Christmas Curmudgeon or Change Chairman?
Recently on a popular web-based social network, I was called “the chairman of the board for the campaign for Thanksgiving.” I suppose that honor fits. I have made a big deal in Sunday School and Church about Christmas not coming until after Thanksgiving, and that “chairman” comment came in the middle of a discussion about Christmas being celebrated too soon.
Truth be told, it’s not that I worry that Thanksgiving will ever lose it’s place in the pantheon of November holidays. I am sure that we will always remember Thanksgiving in some manner or another. The really irksome trend that I’ve observed over the years is that the “Christmas season” begins before the haunting echo of Halloween screams fade into the chill of autumn. In our mad societal rush to “The Next Greatest Thing,” the urge is to sprint from the Halloween “season” right into the Christmas “season.” I believe Christmas suffers for that, so much so that I have decided to cut the Christmas “season” loose to the masses. To those restless wretches teeming with “holiday spirit” in late October, I say, “Take the season! It’s yours. I’m done with it. I will honor Christmas Day, but you, do as you will with Christmastime.”
As for myself, I will retreat into the ancient Church calendar and seek solace in the season known as “Advent.” Where “Christmastime” begins earlier and earlier each year with the vagaries of the retail barons, Advent always begins (in the United States) with the first Sunday after Thanksgiving. Technically speaking, the beginning of the Advent season follows “Christ the King” Sunday, the last Sunday of the traditional Church calendar. In that respect also, Advent differs from “Christmastime.” Advent marks the beginning of the Church calendar year. “Christmastime” is society’s end-of-the-year “blow out.”
The word, Advent, comes from the Latin word, adventus, which is itself a translation of the Greek word, parousia. In Greek or Latin, the words mean “coming.” Advent is to be a period of preparation for His coming. Advent is placed on the calendar just before Christmas so that we may remember the ancient Hebrews’ longing for their Promised Messiah, but the gist of Advent, for the New Testament Church, has always been in making ourselves ready for Jesus’ Return, His Second Coming. From the fourth century on, the 40 days beginning with November 11 were a period of strict fasting, much like Lent. While those traditions have faded away, many churches still view Advent at a time of repentance and soul-searching. Considering Christ’s much anticipated return, the idea of Advent is that we should be ready.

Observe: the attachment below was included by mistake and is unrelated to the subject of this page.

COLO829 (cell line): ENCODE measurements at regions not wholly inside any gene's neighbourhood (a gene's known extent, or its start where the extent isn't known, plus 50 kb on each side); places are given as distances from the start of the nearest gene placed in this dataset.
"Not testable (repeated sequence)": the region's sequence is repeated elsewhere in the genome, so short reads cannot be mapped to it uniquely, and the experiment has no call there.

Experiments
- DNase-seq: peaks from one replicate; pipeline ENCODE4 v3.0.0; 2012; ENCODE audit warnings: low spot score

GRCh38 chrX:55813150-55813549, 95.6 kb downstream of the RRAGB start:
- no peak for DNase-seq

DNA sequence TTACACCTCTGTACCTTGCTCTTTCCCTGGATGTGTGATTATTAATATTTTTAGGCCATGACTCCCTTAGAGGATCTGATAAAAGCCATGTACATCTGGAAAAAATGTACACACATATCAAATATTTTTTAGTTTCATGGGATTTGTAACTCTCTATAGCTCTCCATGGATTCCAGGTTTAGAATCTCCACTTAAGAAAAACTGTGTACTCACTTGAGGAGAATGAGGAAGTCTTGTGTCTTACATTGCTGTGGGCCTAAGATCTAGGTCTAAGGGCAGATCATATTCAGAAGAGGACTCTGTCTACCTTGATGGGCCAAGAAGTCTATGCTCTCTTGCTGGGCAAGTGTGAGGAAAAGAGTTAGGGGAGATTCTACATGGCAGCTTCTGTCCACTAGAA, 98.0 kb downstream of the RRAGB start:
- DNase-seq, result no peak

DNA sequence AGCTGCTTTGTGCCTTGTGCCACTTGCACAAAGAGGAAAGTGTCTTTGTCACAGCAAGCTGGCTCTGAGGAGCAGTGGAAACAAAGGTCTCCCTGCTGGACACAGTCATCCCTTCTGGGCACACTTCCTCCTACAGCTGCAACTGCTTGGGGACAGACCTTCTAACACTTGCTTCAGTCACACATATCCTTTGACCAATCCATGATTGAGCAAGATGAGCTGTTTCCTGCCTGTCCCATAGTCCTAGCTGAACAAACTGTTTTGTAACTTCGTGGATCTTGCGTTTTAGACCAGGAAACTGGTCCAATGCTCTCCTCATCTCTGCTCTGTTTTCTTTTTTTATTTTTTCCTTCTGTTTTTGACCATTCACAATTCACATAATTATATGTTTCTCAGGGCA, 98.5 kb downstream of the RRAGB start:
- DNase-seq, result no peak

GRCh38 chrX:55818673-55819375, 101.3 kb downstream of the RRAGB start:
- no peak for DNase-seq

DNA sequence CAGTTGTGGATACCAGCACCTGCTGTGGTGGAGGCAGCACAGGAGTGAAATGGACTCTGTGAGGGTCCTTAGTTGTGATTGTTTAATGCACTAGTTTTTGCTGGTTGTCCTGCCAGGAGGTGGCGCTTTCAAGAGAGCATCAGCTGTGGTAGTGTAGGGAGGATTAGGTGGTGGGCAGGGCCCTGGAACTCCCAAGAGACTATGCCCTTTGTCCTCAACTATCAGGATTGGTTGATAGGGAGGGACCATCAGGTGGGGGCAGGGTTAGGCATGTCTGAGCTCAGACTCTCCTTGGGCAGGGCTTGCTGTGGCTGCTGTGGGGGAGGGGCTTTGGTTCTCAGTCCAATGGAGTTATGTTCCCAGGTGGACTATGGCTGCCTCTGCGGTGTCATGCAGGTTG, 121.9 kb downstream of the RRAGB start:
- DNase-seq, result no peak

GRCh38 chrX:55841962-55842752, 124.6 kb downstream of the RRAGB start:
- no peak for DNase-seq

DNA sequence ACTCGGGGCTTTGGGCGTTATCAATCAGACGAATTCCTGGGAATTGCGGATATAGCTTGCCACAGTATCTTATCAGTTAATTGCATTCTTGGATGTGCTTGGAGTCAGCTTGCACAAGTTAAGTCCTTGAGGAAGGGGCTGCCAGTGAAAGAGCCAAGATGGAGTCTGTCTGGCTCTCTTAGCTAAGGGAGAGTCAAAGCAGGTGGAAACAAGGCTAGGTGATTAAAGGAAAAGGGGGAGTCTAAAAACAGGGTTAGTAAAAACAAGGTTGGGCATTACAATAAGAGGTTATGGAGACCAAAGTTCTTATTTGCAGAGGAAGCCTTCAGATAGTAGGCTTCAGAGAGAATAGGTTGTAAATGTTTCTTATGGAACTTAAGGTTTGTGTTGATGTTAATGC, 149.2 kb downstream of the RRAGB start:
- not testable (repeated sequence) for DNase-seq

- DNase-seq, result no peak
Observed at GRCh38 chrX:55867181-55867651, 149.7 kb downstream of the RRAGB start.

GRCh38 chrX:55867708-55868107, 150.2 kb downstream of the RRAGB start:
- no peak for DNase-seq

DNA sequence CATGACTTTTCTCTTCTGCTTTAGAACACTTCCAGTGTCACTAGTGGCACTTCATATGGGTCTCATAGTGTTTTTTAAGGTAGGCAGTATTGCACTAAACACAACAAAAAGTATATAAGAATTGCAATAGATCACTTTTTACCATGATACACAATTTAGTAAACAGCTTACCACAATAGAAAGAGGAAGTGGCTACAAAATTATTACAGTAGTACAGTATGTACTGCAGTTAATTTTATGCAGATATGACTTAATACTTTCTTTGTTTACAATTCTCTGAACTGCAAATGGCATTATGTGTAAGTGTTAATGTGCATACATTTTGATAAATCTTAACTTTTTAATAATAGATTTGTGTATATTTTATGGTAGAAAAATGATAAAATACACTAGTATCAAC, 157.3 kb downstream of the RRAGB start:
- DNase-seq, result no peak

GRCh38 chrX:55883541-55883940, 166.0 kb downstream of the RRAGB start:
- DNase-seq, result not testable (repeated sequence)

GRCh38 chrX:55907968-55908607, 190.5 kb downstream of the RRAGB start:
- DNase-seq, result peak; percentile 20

You see, unlike “Christmastime” (even the “Christian” version that proclaims “We give because He gave,”) Advent reminds us that WE are the gift. Paul wrote the church in Ephesus that Christ “loved the church and gave Himself for her, that He might sanctify and cleanse her with the washing of water by the word, that He might present her to Himself a glorious church, not having spot or wrinkle or any such thing, but that she should be holy and without blemish.” (Eph. 5:25-27, NKJV)
So, at this Advent season, I am reflecting upon the only gift that matters after Jesus gift of Himself for the Church. That is our gifting of ourselves to Him. Indeed then, “We give because He gave,” but not of things; in the wallet-opening, debt-inducing manner or the retailers, but of self; in the heart-cleansing, sanctifying manner of the saints of old. How’s the sanctification and cleansing going for you? Have we, perhaps, gotten so caught up into things that are not of God that we are in danger of becoming a “spot” or a “wrinkle” on the Body of Christ? I pray not. Instead, I welcome this season of Advent as a period of reflective anticipation of Christ’s return. This is a time for us all to prepare ourselves to stand in His presence. We initiate that preparation with repentance and prayer. Here’s to the Spirit of Advent doing it’s work in all of us.
Anticipating the parousia and praying for you this season,